The debt consolidation company may not pay your creditors timely, and sometimes not at all, each month resulting in derogatory impact on your credit.  This can stay on your credit report for seven years.

A surprise lawsuit is served on you by the Sheriff’s office when you discover one or more creditors have not been paid as part of the debt consolidation.

Creditor sends a 1099C to you for the forgiven debt, a/k/a taxable income, resulting in taxes owed to the Internal Revenue Service.

Your monthly payment is only slightly lower than before entering debt consolidation.

Duncan Law, PLLC believes that debt consolidation is a viable and appropriate approach for some individuals.  However, be careful who you choose since there are scams and questionable companies marketing as debt consolidation or credit counseling organizations.  We recommend you contact the Better Business Bureau or your local United Way to see who they recommend.

Bankruptcy is the legal approach to consolidating or eliminating your debts.  Depending on your income and your personal situation, you may want or need to file a Chapter 13 bankruptcy which consolidates your debts.  Similar to debt consolidation, you pay a percentage of your unsecured debts (credit cards, medical bills, personal loans, foreclosures, repossessions, etc.) back over a period of time.  The percentage paid back to unsecured creditors varies by client but is usually between 10% – 20%.  In some situations, Chapter 7 bankruptcy is the correct approach and it will completely eliminate debts on credit cards, medical bills, personal loans, foreclosures, repossessions, etc.  So you think bankruptcy is the best approach?  Again, we suggest you look at the pros and cons.


In a Chapter 13 bankruptcy, you make a single payment each month to a Trustee that makes the payments on your behalf.  The Trustee is appointed by the federal government and payment made by the Trustee are scrutinized and audited.  This payment plan is a minimum of three years and a maximum of five years depending on your specific situation.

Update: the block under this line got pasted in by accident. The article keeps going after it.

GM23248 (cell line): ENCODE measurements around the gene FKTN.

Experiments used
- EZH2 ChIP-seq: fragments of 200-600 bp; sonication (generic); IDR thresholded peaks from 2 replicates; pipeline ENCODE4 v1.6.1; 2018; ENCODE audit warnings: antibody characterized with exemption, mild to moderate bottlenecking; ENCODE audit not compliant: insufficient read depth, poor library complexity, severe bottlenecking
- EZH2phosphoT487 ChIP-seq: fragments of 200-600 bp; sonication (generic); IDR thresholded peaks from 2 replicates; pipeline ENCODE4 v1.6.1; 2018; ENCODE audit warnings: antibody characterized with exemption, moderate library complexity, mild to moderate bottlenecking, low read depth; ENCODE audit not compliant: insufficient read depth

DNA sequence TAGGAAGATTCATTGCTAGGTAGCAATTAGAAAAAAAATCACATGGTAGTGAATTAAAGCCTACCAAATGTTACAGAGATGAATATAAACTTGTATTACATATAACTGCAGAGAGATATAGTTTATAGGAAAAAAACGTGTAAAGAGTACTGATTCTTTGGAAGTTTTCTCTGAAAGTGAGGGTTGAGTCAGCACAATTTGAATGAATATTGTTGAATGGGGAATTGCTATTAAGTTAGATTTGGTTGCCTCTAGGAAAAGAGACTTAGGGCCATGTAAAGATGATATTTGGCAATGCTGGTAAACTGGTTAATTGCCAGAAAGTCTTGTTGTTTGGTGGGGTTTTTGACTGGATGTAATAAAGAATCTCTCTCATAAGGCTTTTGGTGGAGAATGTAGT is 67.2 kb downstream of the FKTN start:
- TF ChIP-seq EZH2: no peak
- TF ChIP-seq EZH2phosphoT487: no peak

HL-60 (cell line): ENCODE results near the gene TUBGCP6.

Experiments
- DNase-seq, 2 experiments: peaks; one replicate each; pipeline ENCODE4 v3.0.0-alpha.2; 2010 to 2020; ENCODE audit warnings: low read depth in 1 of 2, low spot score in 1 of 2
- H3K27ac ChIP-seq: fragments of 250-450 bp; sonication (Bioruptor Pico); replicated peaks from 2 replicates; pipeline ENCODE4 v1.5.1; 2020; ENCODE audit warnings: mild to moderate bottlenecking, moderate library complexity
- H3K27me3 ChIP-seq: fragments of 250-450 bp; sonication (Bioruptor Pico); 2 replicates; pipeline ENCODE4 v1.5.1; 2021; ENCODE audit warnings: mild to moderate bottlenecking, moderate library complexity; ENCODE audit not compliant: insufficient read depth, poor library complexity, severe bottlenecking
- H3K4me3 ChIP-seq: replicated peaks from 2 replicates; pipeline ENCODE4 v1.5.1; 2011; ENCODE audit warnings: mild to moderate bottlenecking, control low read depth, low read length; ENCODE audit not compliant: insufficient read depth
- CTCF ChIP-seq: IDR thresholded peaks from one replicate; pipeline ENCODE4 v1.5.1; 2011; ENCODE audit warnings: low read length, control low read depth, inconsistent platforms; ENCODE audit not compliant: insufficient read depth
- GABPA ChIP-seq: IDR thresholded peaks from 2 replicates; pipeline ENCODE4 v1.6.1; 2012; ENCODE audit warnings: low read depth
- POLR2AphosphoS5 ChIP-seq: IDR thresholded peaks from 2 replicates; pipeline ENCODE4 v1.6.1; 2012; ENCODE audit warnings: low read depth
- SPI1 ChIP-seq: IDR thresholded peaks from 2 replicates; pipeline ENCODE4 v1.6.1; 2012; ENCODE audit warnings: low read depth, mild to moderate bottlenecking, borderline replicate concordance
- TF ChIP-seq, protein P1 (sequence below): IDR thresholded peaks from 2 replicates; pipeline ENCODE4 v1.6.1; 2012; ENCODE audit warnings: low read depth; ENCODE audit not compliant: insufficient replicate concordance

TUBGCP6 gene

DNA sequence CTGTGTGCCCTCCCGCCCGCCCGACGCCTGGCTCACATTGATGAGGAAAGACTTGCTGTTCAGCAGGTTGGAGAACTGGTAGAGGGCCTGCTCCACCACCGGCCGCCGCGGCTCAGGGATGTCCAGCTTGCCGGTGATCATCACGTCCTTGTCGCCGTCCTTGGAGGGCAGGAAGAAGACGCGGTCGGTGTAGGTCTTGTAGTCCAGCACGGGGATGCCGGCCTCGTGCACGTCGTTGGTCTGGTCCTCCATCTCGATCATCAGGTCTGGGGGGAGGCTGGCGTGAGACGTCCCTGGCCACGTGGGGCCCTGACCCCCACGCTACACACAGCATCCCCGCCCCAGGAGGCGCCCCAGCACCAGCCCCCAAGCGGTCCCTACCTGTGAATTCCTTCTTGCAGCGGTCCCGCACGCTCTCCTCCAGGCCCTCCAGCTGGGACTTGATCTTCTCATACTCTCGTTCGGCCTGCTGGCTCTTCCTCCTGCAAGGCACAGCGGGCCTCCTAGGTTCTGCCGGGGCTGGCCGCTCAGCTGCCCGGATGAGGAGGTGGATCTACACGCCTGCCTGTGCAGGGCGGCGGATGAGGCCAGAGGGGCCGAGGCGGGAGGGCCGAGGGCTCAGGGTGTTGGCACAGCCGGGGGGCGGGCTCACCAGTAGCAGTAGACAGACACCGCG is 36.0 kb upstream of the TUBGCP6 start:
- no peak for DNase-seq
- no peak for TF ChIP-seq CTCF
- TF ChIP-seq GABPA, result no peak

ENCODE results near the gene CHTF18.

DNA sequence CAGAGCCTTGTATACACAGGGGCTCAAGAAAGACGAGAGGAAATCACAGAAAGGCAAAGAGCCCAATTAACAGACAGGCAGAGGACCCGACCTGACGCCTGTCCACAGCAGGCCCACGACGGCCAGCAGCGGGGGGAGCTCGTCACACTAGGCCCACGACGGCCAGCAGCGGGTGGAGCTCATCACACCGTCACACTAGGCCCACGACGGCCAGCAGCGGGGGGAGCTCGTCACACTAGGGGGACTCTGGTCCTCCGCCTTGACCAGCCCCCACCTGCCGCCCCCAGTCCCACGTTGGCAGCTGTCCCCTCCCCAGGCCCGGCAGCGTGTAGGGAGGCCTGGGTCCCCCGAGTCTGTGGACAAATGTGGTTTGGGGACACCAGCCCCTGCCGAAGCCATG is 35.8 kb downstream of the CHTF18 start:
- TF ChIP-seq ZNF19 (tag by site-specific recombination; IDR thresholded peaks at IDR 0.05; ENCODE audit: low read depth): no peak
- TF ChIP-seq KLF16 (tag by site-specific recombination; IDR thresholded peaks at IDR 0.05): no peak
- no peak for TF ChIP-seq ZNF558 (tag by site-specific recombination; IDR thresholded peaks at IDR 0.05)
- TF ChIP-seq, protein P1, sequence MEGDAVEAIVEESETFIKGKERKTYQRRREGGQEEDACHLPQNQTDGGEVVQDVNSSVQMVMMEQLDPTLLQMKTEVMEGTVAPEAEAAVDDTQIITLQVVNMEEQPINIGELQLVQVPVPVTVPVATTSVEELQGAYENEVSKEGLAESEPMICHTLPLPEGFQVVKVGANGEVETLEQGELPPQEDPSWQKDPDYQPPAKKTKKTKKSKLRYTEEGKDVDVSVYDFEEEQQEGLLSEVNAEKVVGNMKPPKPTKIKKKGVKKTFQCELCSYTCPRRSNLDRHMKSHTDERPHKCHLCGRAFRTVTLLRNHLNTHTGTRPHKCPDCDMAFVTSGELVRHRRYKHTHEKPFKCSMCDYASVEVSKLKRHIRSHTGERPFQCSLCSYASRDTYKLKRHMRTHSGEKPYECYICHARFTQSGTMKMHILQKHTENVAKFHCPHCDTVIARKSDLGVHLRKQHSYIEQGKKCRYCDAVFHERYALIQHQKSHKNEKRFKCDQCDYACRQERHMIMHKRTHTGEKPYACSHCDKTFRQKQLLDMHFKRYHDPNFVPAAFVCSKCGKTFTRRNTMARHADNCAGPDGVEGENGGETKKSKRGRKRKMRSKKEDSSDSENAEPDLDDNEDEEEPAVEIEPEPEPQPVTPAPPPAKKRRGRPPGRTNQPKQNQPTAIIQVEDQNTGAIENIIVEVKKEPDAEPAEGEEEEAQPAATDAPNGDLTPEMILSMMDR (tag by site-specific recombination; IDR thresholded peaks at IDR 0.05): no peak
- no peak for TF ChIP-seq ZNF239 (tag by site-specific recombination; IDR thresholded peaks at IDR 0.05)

A Chapter 7 bankruptcy will eliminate unsecured debts while allowing you to retain your home and car in most cases.

Once the bankruptcy is filed, a “stay” in enacted which keeps your creditors from suing you, repossessing or foreclosing on your property, or taking further legal action against you.

You are not taxed by the Internal Revenue Service on the debt forgiven in bankruptcy.

You are able to obtain a fresh start once the bankruptcy is complete, and obtaining credit after bankruptcy is much easier than you would expect.


Not everyone will qualify for a Chapter 7 or Chapter 13 bankruptcy.

Bankruptcy will be on your credit report for seven years from the date of filing in a Chapter 13 bankruptcy and ten years from the date of filing in a Chapter 7 bankruptcy.

In a Chapter 13 bankruptcy, you must obtain approval from the bankruptcy court for the purchase of cars, homes or other items that cause you to incur additional debt.

Bankruptcy is viable option when a fresh start is needed.  Depending on the individual’s circumstances, bankruptcy can provide a repayment plan, a Chapter 13, or a debt elimination plan, a Chapter 7.  If you are considering bankruptcy, please contact Duncan Law, PLLC to discuss your options.